An evolution from the brights of new modern to the soothing salves of tea rose, lavender and grey.
For anyone with an obsession with all things house and home, the dominant palette for this year will already be lingering in your awareness in soothing swathes of tea rose, grey, peach, blush, lavender and mint.
As we get ready to close up shop for the Christmas break both here in Charlbury and in Nairobi, we can’t quite believe that another year has whistled by. To say it has been a whirlwind would be something of an understatement and it’s only now that we have really had the time to take stock of all that has happened in twelve quick months
Back in March this year, Camilla travelled across Kenya to meet the Ngurunit Weavers Group, the collective of 150 women who produce our beautiful Pambo Palm beaded baskets. It’s vitally important for us to get to know the people behind our baskets, to hear their stories and to see first-hand how they live and work. And, ultimately, to bring these stories to our customers: the people who bring these baskets home. Closing the gap between maker and buyer keeps the supply chain transparent, and is the key to truly ethical, fair trade.
So here's the story. It all begins in a village called Ngurunit.
Ngurunit lies at the foot of the Ndoto Mountains, close to the arid Korante Plain and the Kaisut Desert. Drought is widespread here and livestock are dying. Food relief (a government scheme) is currently in action in Ngurunit, where livestock owners are incentivised to slaughter and feed from their own cattle by being paid the cash value of the animal. This is done to save animals from starving and going to waste, and to feed the people without families losing their precious investment.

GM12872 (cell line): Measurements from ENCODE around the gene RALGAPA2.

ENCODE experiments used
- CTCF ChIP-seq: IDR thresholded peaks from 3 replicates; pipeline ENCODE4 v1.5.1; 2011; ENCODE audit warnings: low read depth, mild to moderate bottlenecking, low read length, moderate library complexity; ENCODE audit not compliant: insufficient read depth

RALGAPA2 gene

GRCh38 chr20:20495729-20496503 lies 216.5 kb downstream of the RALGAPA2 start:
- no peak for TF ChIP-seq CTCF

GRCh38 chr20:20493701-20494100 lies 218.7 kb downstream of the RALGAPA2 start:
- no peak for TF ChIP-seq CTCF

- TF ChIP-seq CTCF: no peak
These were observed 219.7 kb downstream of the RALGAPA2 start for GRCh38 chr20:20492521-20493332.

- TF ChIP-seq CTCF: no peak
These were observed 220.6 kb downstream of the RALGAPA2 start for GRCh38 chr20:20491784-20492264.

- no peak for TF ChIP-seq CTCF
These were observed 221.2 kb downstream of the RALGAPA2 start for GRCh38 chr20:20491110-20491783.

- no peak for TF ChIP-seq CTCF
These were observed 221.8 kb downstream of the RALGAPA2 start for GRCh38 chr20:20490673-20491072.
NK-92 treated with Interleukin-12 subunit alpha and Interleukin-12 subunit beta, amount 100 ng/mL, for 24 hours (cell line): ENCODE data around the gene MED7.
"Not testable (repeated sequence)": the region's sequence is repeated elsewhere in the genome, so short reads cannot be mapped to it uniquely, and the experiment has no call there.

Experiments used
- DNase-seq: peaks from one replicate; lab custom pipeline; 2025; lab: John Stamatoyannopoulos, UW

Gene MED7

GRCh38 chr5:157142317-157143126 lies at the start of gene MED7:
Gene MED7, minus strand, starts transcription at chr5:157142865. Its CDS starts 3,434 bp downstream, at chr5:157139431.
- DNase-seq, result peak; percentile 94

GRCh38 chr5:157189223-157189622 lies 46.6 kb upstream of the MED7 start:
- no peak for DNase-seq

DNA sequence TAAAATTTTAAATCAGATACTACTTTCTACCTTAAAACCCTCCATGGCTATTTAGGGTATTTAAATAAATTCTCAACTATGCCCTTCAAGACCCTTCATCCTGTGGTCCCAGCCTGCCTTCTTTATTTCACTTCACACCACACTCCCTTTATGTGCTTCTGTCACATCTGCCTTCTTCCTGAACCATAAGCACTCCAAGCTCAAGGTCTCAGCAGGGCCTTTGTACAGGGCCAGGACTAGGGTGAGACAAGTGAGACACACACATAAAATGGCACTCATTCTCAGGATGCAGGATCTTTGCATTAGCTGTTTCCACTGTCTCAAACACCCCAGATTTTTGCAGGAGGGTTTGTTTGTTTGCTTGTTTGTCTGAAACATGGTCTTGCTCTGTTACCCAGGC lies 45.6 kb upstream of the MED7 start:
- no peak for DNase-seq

The weavers are semi-nomadic pastoralists (herding camels, cattle, sheep and goats) known collectively as Ariaal: not fully Samburu nor fully Rendille but a rich mixture of the two tribes. The Ariaal people are known for their peaceful ways and their openness to compromise, merging characteristics from both traditions - in house building, in bead making and in handicrafts – and they speak the two tribal languages interchangeably.
The woven, beaded baskets they produce are possibly the best metaphor for this rich, multifaceted culture: the tight and traditional basket weaving technique developed by the Rendille tribe is complemented by the bold coloured, delicate beaded embellishments seen in Samburu tribal necklaces and headdresses.
These tightly woven baskets were traditionally created by the Rendille people as vessels for collecting camels’ milk. When made solely for this purpose, baskets were sealed with a camel colostrum coating on the inside and then regularly treated with wood smoke to keep them free from milk-spoiling microbes.
But as plastic and metal jugs became readily available for collecting milk, the production of these baskets fell into decline and became an almost entirely forgotten art form until only very recently. It was in 2001 that access to market was achieved and these baskets found a place in the modern home as practical and attractive fruit bowls, bread baskets, planters and dressing table baskets.